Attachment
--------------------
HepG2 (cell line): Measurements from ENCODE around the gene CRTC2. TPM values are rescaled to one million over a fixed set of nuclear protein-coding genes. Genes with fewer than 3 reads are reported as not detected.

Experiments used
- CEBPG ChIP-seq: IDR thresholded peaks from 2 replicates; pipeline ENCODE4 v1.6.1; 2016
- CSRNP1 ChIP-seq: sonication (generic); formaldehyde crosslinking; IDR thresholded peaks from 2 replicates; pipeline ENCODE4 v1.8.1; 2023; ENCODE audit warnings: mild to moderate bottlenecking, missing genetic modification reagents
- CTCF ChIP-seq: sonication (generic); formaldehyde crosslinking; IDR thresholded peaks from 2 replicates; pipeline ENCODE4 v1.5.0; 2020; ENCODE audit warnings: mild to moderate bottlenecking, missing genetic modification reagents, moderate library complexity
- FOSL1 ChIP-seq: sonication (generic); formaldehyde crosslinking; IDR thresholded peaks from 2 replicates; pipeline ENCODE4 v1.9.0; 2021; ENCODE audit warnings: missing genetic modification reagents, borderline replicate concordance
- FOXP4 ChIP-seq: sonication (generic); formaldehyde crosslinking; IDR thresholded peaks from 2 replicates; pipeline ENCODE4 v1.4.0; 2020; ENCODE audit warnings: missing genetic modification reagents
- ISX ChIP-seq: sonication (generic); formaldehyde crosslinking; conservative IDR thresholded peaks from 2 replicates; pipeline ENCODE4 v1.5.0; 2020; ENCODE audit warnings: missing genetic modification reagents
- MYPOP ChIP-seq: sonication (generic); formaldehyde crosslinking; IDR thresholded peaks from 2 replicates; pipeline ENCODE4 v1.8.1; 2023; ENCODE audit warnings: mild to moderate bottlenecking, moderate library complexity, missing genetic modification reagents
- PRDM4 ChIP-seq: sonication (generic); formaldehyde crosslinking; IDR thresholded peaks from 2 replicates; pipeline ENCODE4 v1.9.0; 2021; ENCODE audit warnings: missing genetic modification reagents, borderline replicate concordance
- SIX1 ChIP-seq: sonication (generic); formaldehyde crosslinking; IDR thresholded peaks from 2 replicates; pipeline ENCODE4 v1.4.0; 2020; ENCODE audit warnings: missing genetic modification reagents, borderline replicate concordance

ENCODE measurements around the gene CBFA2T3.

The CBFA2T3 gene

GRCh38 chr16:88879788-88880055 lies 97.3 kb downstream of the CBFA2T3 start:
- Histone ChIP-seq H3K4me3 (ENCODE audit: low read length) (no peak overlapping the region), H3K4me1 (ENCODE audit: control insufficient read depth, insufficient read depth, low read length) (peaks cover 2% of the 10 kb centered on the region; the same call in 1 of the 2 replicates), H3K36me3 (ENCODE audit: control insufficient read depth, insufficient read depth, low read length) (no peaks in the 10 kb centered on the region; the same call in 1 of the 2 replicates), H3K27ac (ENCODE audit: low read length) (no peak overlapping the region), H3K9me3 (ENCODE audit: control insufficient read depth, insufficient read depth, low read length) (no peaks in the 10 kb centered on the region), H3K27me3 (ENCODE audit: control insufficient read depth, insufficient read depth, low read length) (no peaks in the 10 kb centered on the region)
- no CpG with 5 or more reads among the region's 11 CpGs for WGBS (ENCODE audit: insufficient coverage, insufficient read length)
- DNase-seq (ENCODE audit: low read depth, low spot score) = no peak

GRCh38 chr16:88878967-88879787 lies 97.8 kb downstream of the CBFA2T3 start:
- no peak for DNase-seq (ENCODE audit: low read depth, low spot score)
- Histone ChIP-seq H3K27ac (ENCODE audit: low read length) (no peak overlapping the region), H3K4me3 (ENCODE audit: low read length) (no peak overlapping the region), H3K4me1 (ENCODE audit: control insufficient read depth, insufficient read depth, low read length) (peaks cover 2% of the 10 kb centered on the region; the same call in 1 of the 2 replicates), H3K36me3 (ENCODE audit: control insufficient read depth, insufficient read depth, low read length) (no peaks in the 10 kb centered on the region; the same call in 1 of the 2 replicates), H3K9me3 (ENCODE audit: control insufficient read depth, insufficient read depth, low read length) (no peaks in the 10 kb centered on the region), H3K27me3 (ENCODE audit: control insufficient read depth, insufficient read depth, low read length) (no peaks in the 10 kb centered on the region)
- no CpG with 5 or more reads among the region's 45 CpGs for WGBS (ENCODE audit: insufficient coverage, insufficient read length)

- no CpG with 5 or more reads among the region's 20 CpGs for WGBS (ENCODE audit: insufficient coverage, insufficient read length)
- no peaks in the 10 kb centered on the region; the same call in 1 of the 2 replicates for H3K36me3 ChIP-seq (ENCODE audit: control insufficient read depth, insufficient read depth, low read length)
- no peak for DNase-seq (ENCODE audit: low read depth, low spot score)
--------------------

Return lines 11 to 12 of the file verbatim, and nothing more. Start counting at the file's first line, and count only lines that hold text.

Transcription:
- SIX1 ChIP-seq: sonication (generic); formaldehyde crosslinking; IDR thresholded peaks from 2 replicates; pipeline ENCODE4 v1.4.0; 2020; ENCODE audit warnings: missing genetic modification reagents, borderline replicate concordance

ENCODE measurements around the gene CBFA2T3.